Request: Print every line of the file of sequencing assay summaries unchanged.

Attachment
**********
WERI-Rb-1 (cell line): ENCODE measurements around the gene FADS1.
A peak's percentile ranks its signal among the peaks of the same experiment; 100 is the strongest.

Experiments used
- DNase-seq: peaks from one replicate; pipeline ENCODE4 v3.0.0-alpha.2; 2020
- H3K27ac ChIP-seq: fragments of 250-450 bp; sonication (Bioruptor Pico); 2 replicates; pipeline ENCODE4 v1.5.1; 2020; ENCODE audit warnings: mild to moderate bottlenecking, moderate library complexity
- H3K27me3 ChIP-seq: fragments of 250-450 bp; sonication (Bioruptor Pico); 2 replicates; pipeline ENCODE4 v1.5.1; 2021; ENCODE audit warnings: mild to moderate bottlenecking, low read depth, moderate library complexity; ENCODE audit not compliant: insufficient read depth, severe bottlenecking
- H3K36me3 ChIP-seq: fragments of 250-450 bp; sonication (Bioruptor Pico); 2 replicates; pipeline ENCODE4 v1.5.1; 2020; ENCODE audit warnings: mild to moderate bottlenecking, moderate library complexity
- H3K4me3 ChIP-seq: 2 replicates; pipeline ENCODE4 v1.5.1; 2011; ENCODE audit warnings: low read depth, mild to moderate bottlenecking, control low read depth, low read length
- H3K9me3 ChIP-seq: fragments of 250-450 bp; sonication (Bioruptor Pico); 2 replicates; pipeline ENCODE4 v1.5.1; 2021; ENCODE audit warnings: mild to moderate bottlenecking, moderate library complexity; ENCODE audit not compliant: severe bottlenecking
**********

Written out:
WERI-Rb-1 (cell line): ENCODE measurements around the gene FADS1.
A peak's percentile ranks its signal among the peaks of the same experiment; 100 is the strongest.

Experiments used
- DNase-seq: peaks from one replicate; pipeline ENCODE4 v3.0.0-alpha.2; 2020
- H3K27ac ChIP-seq: fragments of 250-450 bp; sonication (Bioruptor Pico); 2 replicates; pipeline ENCODE4 v1.5.1; 2020; ENCODE audit warnings: mild to moderate bottlenecking, moderate library complexity
- H3K27me3 ChIP-seq: fragments of 250-450 bp; sonication (Bioruptor Pico); 2 replicates; pipeline ENCODE4 v1.5.1; 2021; ENCODE audit warnings: mild to moderate bottlenecking, low read depth, moderate library complexity; ENCODE audit not compliant: insufficient read depth, severe bottlenecking
- H3K36me3 ChIP-seq: fragments of 250-450 bp; sonication (Bioruptor Pico); 2 replicates; pipeline ENCODE4 v1.5.1; 2020; ENCODE audit warnings: mild to moderate bottlenecking, moderate library complexity
- H3K4me3 ChIP-seq: 2 replicates; pipeline ENCODE4 v1.5.1; 2011; ENCODE audit warnings: low read depth, mild to moderate bottlenecking, control low read depth, low read length
- H3K9me3 ChIP-seq: fragments of 250-450 bp; sonication (Bioruptor Pico); 2 replicates; pipeline ENCODE4 v1.5.1; 2021; ENCODE audit warnings: mild to moderate bottlenecking, moderate library complexity; ENCODE audit not compliant: severe bottlenecking